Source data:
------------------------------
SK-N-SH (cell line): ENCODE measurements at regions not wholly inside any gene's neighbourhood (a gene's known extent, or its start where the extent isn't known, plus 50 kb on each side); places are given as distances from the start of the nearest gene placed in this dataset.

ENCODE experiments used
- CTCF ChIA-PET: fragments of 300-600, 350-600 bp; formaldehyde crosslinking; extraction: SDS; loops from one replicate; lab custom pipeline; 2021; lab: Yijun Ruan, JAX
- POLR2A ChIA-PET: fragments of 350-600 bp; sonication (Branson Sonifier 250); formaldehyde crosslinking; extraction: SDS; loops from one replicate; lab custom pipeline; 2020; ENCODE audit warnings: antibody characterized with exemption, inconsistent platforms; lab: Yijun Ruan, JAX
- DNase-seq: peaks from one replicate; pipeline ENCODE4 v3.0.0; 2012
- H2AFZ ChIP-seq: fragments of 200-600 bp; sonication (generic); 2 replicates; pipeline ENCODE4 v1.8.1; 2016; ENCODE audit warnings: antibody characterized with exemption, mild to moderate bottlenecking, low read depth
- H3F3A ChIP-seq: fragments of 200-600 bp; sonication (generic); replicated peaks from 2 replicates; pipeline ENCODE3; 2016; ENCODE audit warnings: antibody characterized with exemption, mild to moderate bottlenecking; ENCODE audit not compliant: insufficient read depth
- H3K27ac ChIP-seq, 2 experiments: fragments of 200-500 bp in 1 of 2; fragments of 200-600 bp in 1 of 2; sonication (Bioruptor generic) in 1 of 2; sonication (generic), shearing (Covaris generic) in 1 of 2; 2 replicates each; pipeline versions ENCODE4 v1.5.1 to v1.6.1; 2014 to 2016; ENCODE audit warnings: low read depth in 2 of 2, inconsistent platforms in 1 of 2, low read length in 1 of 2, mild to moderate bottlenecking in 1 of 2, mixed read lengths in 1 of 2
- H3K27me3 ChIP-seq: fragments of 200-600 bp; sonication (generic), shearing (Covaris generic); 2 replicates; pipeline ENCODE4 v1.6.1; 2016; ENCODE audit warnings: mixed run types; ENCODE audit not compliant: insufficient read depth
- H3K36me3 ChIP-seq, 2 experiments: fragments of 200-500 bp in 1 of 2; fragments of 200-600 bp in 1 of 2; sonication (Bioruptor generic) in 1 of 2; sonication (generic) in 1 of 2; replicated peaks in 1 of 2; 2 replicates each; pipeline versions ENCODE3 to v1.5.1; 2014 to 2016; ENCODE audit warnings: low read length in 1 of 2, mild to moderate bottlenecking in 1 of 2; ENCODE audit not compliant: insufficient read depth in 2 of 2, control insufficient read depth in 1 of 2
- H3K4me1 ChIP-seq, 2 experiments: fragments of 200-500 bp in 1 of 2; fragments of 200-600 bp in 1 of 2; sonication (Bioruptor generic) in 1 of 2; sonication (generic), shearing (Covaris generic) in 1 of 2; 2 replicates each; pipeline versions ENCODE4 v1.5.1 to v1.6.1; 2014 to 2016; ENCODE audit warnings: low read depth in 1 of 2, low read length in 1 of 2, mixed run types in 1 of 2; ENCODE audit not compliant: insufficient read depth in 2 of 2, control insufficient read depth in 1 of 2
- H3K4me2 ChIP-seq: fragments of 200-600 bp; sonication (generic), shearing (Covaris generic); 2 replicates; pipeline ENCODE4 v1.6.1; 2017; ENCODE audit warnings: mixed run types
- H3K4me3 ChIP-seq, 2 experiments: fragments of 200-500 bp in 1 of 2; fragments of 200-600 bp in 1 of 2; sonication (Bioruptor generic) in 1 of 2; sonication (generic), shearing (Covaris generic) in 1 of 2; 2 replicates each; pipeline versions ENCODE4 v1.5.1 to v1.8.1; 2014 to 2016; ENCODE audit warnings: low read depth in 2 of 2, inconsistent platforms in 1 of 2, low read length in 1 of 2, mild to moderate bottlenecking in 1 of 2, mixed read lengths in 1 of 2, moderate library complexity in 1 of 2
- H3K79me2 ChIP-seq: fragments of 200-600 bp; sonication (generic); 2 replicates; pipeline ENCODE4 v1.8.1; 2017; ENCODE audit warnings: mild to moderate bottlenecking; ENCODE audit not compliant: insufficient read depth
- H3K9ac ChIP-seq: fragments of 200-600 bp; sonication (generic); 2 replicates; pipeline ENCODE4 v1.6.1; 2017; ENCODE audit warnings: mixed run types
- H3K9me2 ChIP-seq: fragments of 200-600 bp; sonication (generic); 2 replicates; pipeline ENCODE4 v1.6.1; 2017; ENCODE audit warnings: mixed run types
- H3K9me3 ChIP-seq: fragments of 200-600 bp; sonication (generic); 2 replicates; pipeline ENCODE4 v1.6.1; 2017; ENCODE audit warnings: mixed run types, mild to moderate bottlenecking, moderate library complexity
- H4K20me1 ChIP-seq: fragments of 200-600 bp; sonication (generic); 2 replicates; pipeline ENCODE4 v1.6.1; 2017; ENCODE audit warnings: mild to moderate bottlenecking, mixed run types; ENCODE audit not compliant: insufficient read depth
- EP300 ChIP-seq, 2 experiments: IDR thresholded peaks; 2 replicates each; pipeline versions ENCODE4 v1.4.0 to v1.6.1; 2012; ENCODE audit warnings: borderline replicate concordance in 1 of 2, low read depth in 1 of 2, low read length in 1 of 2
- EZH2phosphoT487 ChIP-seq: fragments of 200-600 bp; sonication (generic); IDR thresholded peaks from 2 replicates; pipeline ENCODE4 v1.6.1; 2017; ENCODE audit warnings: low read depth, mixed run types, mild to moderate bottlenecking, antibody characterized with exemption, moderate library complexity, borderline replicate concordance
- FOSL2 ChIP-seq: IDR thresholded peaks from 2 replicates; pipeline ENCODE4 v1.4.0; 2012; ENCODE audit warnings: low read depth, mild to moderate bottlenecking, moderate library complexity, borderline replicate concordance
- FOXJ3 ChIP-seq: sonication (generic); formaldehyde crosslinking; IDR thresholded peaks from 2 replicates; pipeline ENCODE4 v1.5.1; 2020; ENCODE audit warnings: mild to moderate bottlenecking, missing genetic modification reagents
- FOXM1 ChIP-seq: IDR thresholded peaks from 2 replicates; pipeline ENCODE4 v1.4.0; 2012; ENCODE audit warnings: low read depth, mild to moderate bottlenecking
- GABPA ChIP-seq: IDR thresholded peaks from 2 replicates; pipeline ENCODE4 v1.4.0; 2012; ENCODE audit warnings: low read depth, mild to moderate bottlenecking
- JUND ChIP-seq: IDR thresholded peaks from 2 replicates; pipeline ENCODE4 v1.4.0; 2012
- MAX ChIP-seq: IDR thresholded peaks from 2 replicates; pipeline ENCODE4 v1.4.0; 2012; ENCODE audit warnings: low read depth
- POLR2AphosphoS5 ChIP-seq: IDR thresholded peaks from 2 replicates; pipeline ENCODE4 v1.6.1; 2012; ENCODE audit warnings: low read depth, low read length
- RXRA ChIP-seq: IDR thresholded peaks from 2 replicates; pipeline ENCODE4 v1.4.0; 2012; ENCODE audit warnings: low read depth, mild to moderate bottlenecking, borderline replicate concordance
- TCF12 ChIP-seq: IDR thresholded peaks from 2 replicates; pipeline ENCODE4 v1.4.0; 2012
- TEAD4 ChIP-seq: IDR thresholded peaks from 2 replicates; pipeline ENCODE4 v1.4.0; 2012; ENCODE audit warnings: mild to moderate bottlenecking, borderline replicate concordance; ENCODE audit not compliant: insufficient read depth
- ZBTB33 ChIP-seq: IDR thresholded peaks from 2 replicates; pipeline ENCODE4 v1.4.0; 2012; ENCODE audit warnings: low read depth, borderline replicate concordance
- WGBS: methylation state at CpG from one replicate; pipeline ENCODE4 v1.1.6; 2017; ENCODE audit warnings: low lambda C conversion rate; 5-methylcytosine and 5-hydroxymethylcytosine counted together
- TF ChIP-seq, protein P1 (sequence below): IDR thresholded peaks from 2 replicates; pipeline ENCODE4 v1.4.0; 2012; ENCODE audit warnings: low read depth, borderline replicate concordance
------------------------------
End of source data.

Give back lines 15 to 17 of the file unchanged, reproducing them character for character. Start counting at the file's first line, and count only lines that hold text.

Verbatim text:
- H3K9ac ChIP-seq: fragments of 200-600 bp; sonication (generic); 2 replicates; pipeline ENCODE4 v1.6.1; 2017; ENCODE audit warnings: mixed run types
- H3K9me2 ChIP-seq: fragments of 200-600 bp; sonication (generic); 2 replicates; pipeline ENCODE4 v1.6.1; 2017; ENCODE audit warnings: mixed run types
- H3K9me3 ChIP-seq: fragments of 200-600 bp; sonication (generic); 2 replicates; pipeline ENCODE4 v1.6.1; 2017; ENCODE audit warnings: mixed run types, mild to moderate bottlenecking, moderate library complexity